Three years after releasing their critically acclaimed record Poison The Parish, multi-platinum selling rock band SEETHER announces their highly anticipated return with the new album, Si Vis Pacem, Para Bellum which is out now via Fantasy Records. Translating to “If You Want Peace, Prepare For War,” the album features thirteen new tracks, a primal mix of euphoria and misery, undoubtedly some of the strongest material of SEETHER’s illustrious career.
Si Vis Pacem, Para Bellum, SEETHER’s eighth studio album, was produced by Morgan and engineered and mixed by Matt Hyde (Deftones, AFI) in Nashville from December 2019 through January 2020. The band is joined on the album by newest member, Corey Lowery (ex-guitarist/vocalist for Saint Ansonia and Stuck Mojo) Morgan’s friend of sixteen years, who also assistant-engineered the album. SEETHER’s rock-solid rhythm section is bassist and founding member Dale Stewart, and drummer John Humphrey (who joined in 2003). Dale speaks to Hi Fi Way about making the album.
Congratulations on the album number eight and with things considered a relief that it’s out?
It is, I wish that the circumstances were a little bit different. Ideally we would be on the road right now touring in support of the album but that’s probably not going to happen for a good couple of months or even in the new year. It is nice to have new music coming out, it has been a while since we have released new music. There was talk about hanging on to this until we can tour again but we wanted to get it in to the fans hands and ears. If we can’t play at least give them something new to listen to.
Were there some sleepless nights contemplating whether an album release is best right now or now?
Um, kind of, not to bad, fortunately we are in a position now where we have a lot more leeway to do things. Our fans are really great and we have a solid fan base of people who support us. I don’t think it really matters when we release an album, again, ideally we would like to tour on this but we just want to get it out. Maybe next year we’ll start working on another album with all this time at home there’s so much time to write and be creative. Anything is possible, we’re itching to get on the road and as soon as they lift the lockdowns we’re out. We would be out now if they would allow us to do shows. We have to play ball and wait for authorities to make that call.
With all that time at home have you continued writing new songs?
We’ve been focusing on the promotion for this album. When you have been working on a lot of new stuff and recording you need to take a step back again as you don’t want to over saturate your brain with music. You don’t want it to stop being fun. So you need to step away from it for a while. The last couple of months we’ve been home, locked away like everyone else. I am in a fortunate position as I live in Savannah, Georgia, it is a smaller town and it wasn’t crazy full lockdowns. Fishing is one of my main hobbies when I’m home, the main hobby, and I was still able to do that thankfully. That helped keep my head screwed on straight being able to get out on the water and catch some fish and then come home and make fish ‘n chips for the misses. Thank god for that!
Was this one of the more satisfying albums to make given that it was self-produced?
It is, I was talking to someone earlier and saying that it almost feels like going back to like garage days situation. When you are starting out new in the garage, you do what you want to do, if it is heavy or screamy it doesn’t matter. When you’re beholden to a record label they tend to want to take the edge off the band and cultivate this radio friendly, not pop band but take the edge off this band to make them more accessible for radio. Between the label and working with producers, a lot of them do that because they want these radio friendly songs. So they’ll dumb it down and take the edge off. Now, we do our own thing, we’re producing and that is awesome. We can make songs that are pretty heavy, there is some screaming but we don’t sacrifice the melody. That sense of melody has always been very important to us and important to our music. The melody is there but there is some heavy stuff. If it is meant to be angry make it angry as we can. It is nice to be able to work with that freedom and keep it all in house. Our new label is great and they believe in us, they said go and make an album and we would like to hear it when it is done. They gave us carte blanche to do whatever, it was great and fun to work like that.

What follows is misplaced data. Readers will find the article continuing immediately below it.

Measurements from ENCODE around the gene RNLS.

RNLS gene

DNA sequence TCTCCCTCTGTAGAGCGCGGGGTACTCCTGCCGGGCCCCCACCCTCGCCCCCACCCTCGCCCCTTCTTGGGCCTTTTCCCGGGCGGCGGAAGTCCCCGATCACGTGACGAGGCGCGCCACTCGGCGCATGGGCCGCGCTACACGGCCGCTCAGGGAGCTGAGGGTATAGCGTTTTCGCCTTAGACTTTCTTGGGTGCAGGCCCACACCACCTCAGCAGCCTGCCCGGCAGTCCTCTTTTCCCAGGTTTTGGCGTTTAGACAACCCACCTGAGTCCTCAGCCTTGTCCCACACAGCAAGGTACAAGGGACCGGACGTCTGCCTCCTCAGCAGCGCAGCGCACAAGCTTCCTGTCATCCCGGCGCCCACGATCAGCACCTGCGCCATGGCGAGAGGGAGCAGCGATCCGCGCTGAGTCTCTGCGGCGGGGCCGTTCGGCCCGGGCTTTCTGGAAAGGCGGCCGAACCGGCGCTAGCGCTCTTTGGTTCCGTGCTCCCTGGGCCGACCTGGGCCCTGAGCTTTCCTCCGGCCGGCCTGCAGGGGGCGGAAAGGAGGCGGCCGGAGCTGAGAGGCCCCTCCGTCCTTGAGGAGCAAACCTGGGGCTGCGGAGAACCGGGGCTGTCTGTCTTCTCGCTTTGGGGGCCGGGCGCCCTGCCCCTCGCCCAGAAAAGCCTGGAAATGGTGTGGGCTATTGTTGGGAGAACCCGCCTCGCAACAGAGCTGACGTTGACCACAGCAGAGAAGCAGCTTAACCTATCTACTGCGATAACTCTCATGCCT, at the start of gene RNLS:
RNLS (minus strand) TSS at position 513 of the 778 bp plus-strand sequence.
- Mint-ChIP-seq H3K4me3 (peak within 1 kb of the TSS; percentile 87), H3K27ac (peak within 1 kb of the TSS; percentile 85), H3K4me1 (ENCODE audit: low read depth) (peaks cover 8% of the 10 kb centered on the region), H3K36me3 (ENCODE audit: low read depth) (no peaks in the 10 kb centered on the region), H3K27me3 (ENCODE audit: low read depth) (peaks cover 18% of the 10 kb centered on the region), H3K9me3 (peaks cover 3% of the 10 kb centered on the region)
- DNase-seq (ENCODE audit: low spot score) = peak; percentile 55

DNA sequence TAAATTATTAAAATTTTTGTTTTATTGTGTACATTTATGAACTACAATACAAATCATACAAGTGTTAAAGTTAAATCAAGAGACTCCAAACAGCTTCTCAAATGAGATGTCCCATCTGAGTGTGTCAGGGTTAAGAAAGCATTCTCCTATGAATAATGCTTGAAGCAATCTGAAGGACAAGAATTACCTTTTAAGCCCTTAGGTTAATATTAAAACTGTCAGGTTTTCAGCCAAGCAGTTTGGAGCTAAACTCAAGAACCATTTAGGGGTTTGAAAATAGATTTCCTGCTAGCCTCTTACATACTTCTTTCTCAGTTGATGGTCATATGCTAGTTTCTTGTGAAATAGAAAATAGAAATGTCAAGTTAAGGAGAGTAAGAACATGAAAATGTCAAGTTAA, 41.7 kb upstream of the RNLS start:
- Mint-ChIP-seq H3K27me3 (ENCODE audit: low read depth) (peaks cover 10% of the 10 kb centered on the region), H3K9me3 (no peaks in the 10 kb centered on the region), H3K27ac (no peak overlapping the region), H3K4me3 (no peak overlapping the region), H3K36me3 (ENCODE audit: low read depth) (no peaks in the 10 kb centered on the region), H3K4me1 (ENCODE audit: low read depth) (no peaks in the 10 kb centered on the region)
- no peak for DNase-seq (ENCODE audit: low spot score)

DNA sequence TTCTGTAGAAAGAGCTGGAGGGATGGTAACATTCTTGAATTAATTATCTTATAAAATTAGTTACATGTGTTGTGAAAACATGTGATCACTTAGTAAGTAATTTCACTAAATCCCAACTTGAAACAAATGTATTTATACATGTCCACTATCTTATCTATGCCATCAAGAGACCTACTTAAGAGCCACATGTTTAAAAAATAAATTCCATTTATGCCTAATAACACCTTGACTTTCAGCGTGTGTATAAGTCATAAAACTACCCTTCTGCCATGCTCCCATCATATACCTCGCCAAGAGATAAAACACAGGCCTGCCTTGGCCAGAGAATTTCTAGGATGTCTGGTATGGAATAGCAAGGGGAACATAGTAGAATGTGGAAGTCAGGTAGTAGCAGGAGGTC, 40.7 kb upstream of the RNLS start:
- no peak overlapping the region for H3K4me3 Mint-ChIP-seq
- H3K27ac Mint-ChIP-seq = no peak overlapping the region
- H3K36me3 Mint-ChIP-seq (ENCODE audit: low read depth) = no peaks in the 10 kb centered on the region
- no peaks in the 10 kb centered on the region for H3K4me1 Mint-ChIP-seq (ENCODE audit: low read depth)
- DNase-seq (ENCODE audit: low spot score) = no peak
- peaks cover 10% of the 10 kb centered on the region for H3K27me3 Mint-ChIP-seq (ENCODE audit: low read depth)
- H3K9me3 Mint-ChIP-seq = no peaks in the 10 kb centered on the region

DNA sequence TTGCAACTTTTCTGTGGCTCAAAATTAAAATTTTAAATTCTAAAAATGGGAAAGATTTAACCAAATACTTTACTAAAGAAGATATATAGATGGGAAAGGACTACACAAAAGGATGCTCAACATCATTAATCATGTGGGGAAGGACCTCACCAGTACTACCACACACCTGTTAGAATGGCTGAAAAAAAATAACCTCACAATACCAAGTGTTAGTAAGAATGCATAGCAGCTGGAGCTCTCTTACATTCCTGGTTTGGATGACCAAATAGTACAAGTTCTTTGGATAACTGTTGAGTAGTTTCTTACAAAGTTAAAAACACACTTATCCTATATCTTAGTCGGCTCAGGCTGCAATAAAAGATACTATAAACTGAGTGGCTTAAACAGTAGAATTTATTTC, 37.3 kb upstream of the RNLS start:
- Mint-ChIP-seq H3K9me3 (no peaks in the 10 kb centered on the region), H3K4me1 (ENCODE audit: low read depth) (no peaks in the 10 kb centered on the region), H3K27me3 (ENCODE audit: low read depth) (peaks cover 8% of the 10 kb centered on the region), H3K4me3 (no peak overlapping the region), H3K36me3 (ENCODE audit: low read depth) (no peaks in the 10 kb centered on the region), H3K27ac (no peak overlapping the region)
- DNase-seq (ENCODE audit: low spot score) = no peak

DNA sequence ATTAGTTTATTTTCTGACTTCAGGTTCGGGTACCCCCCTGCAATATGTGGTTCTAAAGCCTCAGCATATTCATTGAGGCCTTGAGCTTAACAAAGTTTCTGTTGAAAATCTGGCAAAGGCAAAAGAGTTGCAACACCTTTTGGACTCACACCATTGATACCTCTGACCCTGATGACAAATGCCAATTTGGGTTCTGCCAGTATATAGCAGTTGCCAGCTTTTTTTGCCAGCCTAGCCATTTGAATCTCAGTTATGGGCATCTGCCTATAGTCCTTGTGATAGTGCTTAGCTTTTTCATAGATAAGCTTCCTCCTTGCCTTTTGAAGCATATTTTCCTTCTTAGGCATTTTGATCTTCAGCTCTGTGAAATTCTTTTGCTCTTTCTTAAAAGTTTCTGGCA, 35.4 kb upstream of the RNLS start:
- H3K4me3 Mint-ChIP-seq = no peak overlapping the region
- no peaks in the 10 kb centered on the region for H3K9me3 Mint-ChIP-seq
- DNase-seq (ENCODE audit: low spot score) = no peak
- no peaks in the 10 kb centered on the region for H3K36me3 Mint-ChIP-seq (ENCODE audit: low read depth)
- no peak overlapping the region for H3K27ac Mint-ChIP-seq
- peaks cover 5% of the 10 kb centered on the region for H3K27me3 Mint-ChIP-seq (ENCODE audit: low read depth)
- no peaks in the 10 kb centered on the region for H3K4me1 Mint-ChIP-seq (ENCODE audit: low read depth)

Do you think that sets a blueprint as to how album number might unfold?
I think so, there might be some changes. We recently introduced a new member in to our band, Corey Lowey on guitar. It turns out that Corey is a very talented engineer and producer himself. He really helped out with a lot of the songs. I feel like we could do even more in house with Corey engineering it meaning there wouldn’t be any external influences, just the four band guys doing our thing. That is certainly an option but Matt Hyde is still our boy and we’ll involve him I’m sure in some capacity. It is really cool to be able to do things in house.
Did the heavier sound evolve that way?
I think it was a natural thing and I don’t think we really set out to make albums that will sound a certain way. The good songs rise to the top and those are the ones that make the album and dictate the tone of the album. Shaun was pretty angry writing this album and maybe just a symptom of where we are culturally these days. Everything is so crazy and the whole COVID thing has exacerbated everything to. We’ve had riots in the streets and it is getting crazy. It has been a long time coming and this COVID thing was the kick that pushed things over the edge. Crazy times and the influence on the album was the lead up to this craziness we’re seeing right now that exploded during the lockdown.
Interview By Rob Lyon